img.latex_eq { padding: 0; margin: 0; border: 0; }

Saturday, May 26, 2007

Pay No Attention to the Man Behind the Curtain

My regular readers know that as of September, I will be a college student again. I will be attending the University of Southern Maine in an effort to become a math teacher in our nation's public school system. In preparation for this, I have decided to brush up on my math a bit. I went to the used book store, and for under $20 I got textbooks covering Algebra, Plane Geometry, Trigonometry, and Calculus. I began with Algebra for no other reason than that's where I began the first time around. As I progressed through the disciplines, I began to wonder who has the job of deciding in which order students learn math. Of course, it makes sense to begin with arithmetic. Mathematics began when man started finding and manipulating patterns in the natural numbers. Formalized concepts and conventions like orders of operations and the product of negative numbers must be learned so that we can agree on what exactly we are talking about, and definitions must be drilled so that we have words with which to talk in the first place. All of this I get.

But then comes Algebra. Why is that exactly? Why don't we start with Geometry? Many concepts are necessarily presented in a linear fashion, but there are plenty that are fairly autonomous and are simply shoved in somewhere. Why is the chapter on Probability and Statistics at the very end of the College Algebra text I purchased? It doesn't have any prerequisites as far as I can tell, and I would argue that it is far more important than solving quadratic equations. The average person doesn't need to use very much of formal mathematics. Our brains have such well evolved pattern recognition algorithms that we can instinctively find practical solutions to problems without resorting to calculation. I doubt very seriously whether major league outfielders are solving quadratics to predict the path of a pop fly. Ironically, even though every decision we make is based in some part on probability, it is the area of math that most confounds our intuition. Shouldn't we learn that up front? Why wait until we've mastered more technical courses?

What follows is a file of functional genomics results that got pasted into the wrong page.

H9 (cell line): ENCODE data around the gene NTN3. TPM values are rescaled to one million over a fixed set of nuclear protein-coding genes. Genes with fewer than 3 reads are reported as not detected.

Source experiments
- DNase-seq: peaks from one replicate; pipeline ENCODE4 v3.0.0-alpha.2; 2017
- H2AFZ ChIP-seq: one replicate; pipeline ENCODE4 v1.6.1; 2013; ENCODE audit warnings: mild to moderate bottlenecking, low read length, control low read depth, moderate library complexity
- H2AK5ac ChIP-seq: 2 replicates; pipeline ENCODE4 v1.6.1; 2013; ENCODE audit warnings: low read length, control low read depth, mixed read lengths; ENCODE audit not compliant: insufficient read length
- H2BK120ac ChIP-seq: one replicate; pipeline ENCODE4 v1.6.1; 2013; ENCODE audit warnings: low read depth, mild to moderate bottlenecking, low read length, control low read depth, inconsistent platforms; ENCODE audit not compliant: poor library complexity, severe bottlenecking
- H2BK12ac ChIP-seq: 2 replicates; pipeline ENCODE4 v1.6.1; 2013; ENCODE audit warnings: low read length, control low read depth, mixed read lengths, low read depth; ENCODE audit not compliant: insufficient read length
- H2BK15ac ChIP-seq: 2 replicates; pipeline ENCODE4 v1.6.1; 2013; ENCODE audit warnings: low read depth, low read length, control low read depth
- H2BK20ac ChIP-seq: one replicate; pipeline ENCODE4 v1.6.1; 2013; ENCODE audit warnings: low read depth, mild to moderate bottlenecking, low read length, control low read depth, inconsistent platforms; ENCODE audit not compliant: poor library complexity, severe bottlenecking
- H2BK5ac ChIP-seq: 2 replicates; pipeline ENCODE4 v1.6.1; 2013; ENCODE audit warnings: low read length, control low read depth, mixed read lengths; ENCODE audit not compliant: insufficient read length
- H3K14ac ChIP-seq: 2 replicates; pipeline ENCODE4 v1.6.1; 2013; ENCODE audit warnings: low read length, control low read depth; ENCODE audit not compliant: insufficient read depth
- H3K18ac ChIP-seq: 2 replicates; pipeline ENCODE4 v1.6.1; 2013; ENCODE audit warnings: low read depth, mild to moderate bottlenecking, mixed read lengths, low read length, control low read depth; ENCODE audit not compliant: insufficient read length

I'm just using Stat as an example here. I can't prove conclusively that is is the most important math skill and should therefore we taught first. All I want to know is who decides the order in which mathematics is presented? Somewhere, deep in the shadows of the mathematics priesthood, sits a little robed homunculus pulling all the strings. I just want to know who he or she is. If anyone out there has any clues to this, please let me know.

No comments: